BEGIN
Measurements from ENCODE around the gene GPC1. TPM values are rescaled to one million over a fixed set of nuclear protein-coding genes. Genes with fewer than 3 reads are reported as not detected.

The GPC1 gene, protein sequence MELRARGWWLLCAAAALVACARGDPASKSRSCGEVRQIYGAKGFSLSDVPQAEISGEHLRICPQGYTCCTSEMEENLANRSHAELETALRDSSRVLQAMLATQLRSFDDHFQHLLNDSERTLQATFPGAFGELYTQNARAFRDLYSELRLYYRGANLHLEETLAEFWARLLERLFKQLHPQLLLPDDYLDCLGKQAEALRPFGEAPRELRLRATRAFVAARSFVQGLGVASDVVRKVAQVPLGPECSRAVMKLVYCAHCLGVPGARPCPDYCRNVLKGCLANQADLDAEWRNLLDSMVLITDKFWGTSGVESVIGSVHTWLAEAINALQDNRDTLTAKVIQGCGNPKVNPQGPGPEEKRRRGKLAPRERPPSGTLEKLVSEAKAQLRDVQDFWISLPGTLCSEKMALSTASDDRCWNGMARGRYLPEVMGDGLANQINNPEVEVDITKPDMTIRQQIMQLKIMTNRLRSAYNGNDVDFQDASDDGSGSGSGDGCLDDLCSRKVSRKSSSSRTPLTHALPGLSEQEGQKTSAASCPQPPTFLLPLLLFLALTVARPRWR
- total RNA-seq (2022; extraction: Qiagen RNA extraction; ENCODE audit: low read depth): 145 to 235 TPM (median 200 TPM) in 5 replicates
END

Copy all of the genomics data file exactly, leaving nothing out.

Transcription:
Measurements from ENCODE around the gene GPC1. TPM values are rescaled to one million over a fixed set of nuclear protein-coding genes. Genes with fewer than 3 reads are reported as not detected.

The GPC1 gene, protein sequence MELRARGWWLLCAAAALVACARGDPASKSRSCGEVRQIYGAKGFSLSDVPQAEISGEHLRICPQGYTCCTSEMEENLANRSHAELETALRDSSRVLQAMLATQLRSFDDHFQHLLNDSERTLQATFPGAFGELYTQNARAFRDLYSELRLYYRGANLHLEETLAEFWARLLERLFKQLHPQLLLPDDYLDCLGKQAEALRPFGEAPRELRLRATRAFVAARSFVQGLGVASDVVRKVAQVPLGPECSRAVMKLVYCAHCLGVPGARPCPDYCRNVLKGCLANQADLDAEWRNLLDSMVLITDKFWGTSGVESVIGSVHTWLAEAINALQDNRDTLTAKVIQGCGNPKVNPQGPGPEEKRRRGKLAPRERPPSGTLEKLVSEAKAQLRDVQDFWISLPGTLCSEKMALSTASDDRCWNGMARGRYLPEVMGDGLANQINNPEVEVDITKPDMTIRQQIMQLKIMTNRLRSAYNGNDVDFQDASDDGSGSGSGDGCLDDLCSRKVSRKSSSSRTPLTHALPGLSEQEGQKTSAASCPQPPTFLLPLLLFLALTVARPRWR
- total RNA-seq (2022; extraction: Qiagen RNA extraction; ENCODE audit: low read depth): 145 to 235 TPM (median 200 TPM) in 5 replicates